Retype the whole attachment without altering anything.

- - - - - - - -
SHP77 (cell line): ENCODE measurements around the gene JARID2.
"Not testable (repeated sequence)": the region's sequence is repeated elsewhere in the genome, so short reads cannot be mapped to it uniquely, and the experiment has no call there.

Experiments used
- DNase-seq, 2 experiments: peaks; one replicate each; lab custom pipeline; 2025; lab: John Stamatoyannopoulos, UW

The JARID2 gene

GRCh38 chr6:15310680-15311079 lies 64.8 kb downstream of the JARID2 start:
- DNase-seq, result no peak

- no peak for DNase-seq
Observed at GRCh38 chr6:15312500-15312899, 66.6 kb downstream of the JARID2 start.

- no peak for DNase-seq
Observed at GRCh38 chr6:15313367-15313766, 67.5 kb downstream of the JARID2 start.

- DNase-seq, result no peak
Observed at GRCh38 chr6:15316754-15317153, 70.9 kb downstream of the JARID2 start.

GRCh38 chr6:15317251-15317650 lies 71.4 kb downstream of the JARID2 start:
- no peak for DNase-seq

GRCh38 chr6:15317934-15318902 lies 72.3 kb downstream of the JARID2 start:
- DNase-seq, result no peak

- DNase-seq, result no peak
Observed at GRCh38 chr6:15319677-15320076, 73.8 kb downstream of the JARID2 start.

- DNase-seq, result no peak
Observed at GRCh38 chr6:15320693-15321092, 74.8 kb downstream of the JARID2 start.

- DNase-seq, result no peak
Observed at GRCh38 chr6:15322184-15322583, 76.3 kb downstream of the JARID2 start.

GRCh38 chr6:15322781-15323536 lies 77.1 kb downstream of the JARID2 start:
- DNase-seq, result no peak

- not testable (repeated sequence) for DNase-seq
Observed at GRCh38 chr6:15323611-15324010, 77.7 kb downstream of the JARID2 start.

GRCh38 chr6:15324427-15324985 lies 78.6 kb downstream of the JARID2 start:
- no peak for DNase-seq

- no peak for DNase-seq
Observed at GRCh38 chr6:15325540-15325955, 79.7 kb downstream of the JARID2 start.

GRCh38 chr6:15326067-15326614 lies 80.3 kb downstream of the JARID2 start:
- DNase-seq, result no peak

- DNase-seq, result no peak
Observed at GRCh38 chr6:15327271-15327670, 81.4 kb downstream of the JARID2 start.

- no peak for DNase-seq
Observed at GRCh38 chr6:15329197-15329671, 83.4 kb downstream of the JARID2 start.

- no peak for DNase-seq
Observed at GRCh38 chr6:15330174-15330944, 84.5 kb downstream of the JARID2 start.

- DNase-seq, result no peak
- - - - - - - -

SHP77 (cell line): ENCODE measurements around the gene JARID2.
"Not testable (repeated sequence)": the region's sequence is repeated elsewhere in the genome, so short reads cannot be mapped to it uniquely, and the experiment has no call there.

Experiments used
- DNase-seq, 2 experiments: peaks; one replicate each; lab custom pipeline; 2025; lab: John Stamatoyannopoulos, UW

The JARID2 gene

GRCh38 chr6:15310680-15311079 lies 64.8 kb downstream of the JARID2 start:
- DNase-seq, result no peak

- no peak for DNase-seq
Observed at GRCh38 chr6:15312500-15312899, 66.6 kb downstream of the JARID2 start.

- no peak for DNase-seq
Observed at GRCh38 chr6:15313367-15313766, 67.5 kb downstream of the JARID2 start.

- DNase-seq, result no peak
Observed at GRCh38 chr6:15316754-15317153, 70.9 kb downstream of the JARID2 start.

GRCh38 chr6:15317251-15317650 lies 71.4 kb downstream of the JARID2 start:
- no peak for DNase-seq

GRCh38 chr6:15317934-15318902 lies 72.3 kb downstream of the JARID2 start:
- DNase-seq, result no peak

- DNase-seq, result no peak
Observed at GRCh38 chr6:15319677-15320076, 73.8 kb downstream of the JARID2 start.

- DNase-seq, result no peak
Observed at GRCh38 chr6:15320693-15321092, 74.8 kb downstream of the JARID2 start.

- DNase-seq, result no peak
Observed at GRCh38 chr6:15322184-15322583, 76.3 kb downstream of the JARID2 start.

GRCh38 chr6:15322781-15323536 lies 77.1 kb downstream of the JARID2 start:
- DNase-seq, result no peak

- not testable (repeated sequence) for DNase-seq
Observed at GRCh38 chr6:15323611-15324010, 77.7 kb downstream of the JARID2 start.

GRCh38 chr6:15324427-15324985 lies 78.6 kb downstream of the JARID2 start:
- no peak for DNase-seq

- no peak for DNase-seq
Observed at GRCh38 chr6:15325540-15325955, 79.7 kb downstream of the JARID2 start.

GRCh38 chr6:15326067-15326614 lies 80.3 kb downstream of the JARID2 start:
- DNase-seq, result no peak

- DNase-seq, result no peak
Observed at GRCh38 chr6:15327271-15327670, 81.4 kb downstream of the JARID2 start.

- no peak for DNase-seq
Observed at GRCh38 chr6:15329197-15329671, 83.4 kb downstream of the JARID2 start.

- no peak for DNase-seq
Observed at GRCh38 chr6:15330174-15330944, 84.5 kb downstream of the JARID2 start.

- DNase-seq, result no peak